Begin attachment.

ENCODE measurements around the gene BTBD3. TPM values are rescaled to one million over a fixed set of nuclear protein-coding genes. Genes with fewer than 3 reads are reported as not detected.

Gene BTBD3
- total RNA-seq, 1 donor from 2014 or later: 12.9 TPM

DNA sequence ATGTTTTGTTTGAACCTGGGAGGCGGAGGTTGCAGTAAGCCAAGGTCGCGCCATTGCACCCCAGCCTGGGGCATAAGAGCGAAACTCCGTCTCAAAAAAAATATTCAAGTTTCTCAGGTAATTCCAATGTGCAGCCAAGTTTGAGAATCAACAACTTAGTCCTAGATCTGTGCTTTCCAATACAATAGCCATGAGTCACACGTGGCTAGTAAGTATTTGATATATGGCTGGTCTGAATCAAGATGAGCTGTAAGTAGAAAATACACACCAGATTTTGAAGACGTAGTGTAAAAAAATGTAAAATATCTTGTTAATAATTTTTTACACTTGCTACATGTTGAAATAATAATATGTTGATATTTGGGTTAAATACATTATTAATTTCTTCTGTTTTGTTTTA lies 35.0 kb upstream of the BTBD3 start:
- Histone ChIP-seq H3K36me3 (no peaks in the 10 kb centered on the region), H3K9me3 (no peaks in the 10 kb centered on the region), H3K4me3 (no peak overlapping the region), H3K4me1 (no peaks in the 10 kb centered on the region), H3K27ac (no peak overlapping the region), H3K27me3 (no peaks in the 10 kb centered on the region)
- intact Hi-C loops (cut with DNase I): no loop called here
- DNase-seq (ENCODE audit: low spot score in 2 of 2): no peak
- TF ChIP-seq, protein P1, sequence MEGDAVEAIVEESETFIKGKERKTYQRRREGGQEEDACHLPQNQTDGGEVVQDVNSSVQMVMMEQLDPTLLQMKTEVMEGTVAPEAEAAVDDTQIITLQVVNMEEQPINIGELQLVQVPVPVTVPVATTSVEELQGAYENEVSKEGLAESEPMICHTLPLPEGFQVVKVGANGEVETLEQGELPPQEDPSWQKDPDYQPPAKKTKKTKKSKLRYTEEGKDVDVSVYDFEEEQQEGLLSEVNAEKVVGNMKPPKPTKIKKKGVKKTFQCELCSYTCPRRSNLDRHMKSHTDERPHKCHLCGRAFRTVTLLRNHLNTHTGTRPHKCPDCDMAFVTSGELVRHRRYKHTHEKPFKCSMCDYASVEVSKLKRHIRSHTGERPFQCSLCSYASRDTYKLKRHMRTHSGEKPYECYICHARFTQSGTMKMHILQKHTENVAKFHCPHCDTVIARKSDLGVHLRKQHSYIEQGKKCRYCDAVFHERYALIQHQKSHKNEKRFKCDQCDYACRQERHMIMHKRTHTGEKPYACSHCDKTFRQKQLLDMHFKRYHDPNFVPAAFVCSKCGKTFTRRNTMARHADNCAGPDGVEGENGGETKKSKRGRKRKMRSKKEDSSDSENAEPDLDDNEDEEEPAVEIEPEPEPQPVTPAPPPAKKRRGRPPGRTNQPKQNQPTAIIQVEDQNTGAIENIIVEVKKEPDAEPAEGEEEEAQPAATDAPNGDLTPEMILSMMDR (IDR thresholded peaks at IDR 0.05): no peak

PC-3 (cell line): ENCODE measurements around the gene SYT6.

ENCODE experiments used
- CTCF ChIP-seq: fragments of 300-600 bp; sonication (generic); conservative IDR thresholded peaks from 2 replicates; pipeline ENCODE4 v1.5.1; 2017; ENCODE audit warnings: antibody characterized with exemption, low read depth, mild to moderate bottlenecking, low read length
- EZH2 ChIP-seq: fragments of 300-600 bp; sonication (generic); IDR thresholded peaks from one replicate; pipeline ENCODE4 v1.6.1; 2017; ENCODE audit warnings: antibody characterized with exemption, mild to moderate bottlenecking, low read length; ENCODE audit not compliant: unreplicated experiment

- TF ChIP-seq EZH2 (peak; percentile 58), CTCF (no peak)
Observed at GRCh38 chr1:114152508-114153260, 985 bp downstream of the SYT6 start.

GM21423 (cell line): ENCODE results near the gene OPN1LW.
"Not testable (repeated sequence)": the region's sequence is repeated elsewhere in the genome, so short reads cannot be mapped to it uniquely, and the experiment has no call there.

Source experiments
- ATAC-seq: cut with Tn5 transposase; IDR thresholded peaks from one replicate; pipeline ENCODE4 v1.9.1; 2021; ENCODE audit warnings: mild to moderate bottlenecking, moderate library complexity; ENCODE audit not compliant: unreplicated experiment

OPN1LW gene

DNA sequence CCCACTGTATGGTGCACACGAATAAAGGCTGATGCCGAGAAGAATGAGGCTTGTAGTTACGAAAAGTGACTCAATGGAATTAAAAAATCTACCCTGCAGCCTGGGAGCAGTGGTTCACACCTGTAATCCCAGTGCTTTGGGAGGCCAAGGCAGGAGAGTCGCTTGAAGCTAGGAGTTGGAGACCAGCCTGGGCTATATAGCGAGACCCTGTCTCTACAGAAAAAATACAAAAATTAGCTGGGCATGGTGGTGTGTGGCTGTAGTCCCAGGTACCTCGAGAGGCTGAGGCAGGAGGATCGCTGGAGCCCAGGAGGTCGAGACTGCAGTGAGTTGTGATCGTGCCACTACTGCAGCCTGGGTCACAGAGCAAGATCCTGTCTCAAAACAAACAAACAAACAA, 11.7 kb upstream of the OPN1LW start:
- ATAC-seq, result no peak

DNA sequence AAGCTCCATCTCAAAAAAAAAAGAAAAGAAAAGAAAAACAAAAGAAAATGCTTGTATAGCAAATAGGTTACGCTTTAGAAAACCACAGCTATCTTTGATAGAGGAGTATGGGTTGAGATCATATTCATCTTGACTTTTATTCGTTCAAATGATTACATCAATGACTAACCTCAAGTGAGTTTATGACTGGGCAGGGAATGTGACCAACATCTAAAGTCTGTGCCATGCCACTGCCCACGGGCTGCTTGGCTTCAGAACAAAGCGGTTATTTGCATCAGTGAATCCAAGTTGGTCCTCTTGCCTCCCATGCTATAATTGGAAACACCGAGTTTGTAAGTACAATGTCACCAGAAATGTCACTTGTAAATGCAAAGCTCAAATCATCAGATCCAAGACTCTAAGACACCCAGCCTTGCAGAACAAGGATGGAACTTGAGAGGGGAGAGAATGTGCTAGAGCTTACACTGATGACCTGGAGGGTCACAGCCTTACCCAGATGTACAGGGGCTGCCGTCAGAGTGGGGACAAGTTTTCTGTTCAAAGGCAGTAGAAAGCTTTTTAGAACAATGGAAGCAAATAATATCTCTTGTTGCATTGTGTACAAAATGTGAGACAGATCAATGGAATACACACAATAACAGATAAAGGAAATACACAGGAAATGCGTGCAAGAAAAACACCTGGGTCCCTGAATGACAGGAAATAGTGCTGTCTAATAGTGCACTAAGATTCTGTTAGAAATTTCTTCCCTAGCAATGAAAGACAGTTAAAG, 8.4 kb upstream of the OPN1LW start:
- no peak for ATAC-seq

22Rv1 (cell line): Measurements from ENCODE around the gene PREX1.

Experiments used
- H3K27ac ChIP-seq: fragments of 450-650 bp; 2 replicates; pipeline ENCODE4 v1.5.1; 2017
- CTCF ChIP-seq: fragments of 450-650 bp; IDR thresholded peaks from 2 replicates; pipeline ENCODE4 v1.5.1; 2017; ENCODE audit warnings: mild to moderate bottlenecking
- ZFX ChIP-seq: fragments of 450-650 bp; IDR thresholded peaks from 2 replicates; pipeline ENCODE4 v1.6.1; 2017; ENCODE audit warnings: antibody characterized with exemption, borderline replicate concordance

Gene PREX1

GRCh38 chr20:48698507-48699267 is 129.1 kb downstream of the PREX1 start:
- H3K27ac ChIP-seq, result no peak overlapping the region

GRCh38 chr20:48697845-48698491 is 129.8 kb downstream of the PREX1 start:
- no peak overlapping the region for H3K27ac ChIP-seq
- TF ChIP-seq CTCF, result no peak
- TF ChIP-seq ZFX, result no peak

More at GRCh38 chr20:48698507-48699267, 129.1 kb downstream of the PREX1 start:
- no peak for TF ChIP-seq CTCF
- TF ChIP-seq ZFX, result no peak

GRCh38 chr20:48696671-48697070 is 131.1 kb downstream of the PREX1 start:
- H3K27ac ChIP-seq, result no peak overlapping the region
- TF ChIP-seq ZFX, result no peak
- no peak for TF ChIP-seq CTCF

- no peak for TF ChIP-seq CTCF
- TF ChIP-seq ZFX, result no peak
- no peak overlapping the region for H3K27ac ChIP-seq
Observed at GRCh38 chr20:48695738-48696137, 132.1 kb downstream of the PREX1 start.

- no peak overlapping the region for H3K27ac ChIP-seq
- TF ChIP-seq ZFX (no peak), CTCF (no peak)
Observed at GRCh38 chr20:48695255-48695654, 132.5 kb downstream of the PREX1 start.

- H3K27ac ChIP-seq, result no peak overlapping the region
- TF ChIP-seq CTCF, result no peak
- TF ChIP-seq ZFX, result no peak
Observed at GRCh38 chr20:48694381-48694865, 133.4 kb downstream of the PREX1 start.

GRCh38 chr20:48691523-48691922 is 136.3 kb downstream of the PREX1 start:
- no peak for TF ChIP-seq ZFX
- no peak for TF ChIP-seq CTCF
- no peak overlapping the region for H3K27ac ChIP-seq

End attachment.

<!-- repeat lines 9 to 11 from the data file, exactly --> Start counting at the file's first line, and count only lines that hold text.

PC-3 (cell line): ENCODE measurements around the gene SYT6.

ENCODE experiments used
- CTCF ChIP-seq: fragments of 300-600 bp; sonication (generic); conservative IDR thresholded peaks from 2 replicates; pipeline ENCODE4 v1.5.1; 2017; ENCODE audit warnings: antibody characterized with exemption, low read depth, mild to moderate bottlenecking, low read length